• I’m not sure my actionable takeaways from the book other than a deep desire to make the most of this life (which seems to be flying by at an increasingly fast pace).
    • His free solo ascent of El Capitan is being turned into a feature length film that will be released in theaters in the fall. I cannot wait (link).
  • Blogger Darrow Kirkpatrick reflects on the good and the bad from his early retirement at 50 (link).
    • Upon retiring, he sold his home in TN, lived in an RV for 6 months, then settled down in Santa Fe for the last 4.5 years where he rents a small townhome.
  • IRS cracking down on states (like NY, NJ, and CT) who are considering allowing residents to circumvent the $10k SALT cap through reclassifying property tax payments as charitable contributions (link).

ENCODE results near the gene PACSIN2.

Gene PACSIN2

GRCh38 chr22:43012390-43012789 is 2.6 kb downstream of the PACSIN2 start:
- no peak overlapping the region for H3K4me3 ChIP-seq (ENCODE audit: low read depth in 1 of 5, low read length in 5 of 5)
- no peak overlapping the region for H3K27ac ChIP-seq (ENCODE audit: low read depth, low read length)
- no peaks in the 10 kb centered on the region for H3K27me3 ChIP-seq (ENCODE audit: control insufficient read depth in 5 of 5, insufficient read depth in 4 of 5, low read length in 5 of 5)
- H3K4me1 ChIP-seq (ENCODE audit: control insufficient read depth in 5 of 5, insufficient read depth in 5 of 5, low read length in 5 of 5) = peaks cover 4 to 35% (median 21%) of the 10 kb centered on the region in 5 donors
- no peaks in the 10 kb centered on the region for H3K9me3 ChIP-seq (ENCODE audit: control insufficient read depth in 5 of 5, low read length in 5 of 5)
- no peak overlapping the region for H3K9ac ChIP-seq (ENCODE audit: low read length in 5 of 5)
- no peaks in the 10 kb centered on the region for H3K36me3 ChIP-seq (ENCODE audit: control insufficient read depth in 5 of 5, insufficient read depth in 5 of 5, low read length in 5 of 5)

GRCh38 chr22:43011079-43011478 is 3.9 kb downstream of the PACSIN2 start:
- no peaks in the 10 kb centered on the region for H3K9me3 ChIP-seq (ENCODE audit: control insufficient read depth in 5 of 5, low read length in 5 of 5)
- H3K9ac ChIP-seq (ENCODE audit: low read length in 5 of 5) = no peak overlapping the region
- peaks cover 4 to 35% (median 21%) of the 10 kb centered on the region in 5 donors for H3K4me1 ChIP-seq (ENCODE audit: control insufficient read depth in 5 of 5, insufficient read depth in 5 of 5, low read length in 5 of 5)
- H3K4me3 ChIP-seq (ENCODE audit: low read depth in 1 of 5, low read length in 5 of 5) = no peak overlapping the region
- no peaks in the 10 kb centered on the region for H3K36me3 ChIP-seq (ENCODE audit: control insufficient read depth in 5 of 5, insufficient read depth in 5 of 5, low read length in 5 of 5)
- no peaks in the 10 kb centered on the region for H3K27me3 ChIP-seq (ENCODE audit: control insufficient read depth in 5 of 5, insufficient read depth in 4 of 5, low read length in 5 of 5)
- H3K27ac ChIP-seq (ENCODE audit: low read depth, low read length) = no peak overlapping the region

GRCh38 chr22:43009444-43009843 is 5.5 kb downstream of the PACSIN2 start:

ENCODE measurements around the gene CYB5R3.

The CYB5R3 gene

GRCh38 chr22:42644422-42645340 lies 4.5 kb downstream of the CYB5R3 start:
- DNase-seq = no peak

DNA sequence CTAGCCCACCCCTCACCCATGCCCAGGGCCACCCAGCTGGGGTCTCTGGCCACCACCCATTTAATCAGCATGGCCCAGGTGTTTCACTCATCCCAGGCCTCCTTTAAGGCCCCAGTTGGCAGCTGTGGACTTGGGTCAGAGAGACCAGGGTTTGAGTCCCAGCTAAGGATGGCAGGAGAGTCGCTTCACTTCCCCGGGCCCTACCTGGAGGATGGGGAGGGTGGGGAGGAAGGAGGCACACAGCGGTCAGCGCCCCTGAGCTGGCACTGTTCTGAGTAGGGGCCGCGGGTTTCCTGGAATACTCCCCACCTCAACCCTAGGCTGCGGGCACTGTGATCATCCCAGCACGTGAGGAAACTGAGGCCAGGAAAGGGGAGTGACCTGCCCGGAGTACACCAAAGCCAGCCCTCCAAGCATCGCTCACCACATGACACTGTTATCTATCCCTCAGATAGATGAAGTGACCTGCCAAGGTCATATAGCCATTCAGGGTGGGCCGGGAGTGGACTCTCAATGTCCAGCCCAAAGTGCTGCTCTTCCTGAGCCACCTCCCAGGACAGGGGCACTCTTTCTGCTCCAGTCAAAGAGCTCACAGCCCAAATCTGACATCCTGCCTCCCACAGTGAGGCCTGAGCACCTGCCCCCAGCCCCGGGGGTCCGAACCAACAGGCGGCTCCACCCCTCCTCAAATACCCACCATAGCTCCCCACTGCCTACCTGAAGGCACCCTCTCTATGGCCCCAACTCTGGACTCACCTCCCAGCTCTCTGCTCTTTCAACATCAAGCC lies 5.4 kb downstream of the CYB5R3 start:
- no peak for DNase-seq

• AMC to launch subscription service to compete with MoviePass (link).
    • If they want to survive, this is the future of movie theaters.


  • Began our annual summer vacation to the mountain west.
  • I play golf about once or twice a year with my folks when we get together. I played yesterday with them and got a hole in one, the first (and surely the last) of my lifetime. 160 yards. 9 iron. Hit it a mile in the sky. Pulled it a little. Landed it in the fringe to the back left of the green and the backspin of the ball and slope of the green made it roll in the cup. We didn’t see any of this action as the green was elevated. It was only after I thought I had lost my ball that my father found it in the bottom of the cup. At least I can die now knowing that I got a hole in one.
  • After a 10 year hiatus, resumed playing ultimate frisbee.